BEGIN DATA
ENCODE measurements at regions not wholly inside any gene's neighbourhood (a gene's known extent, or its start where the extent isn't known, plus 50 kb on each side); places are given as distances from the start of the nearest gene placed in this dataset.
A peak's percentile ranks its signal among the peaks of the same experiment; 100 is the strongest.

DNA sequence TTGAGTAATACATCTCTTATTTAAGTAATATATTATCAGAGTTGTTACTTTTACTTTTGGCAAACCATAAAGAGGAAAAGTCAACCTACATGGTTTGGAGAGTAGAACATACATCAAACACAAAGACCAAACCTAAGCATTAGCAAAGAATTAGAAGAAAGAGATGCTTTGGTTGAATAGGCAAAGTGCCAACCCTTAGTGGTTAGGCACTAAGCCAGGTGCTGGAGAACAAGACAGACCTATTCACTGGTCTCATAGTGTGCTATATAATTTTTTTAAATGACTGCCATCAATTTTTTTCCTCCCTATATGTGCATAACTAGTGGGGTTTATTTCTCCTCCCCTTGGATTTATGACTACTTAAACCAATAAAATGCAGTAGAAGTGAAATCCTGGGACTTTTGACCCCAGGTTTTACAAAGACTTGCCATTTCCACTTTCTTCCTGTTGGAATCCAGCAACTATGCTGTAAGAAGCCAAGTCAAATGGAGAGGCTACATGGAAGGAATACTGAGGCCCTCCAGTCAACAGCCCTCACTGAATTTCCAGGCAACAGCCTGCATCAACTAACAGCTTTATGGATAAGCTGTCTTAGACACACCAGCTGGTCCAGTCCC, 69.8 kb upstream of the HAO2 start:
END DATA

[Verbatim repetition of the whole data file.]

ENCODE measurements at regions not wholly inside any gene's neighbourhood (a gene's known extent, or its start where the extent isn't known, plus 50 kb on each side); places are given as distances from the start of the nearest gene placed in this dataset.
A peak's percentile ranks its signal among the peaks of the same experiment; 100 is the strongest.

DNA sequence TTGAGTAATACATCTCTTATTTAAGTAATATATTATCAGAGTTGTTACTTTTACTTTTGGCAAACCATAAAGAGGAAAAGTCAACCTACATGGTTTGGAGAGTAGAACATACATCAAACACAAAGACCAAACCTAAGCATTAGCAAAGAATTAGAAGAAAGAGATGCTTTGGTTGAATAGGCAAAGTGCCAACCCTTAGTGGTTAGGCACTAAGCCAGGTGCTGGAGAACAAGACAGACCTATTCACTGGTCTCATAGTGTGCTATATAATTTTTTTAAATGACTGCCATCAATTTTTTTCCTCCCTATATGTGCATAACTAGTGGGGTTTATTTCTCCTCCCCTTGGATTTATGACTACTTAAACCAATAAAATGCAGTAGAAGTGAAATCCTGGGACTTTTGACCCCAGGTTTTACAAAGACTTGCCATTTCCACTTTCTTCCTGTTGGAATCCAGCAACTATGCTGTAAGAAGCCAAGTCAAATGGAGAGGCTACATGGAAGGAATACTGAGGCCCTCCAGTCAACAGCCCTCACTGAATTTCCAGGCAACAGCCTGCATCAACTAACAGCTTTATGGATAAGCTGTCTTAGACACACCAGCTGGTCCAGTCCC, 69.8 kb upstream of the HAO2 start: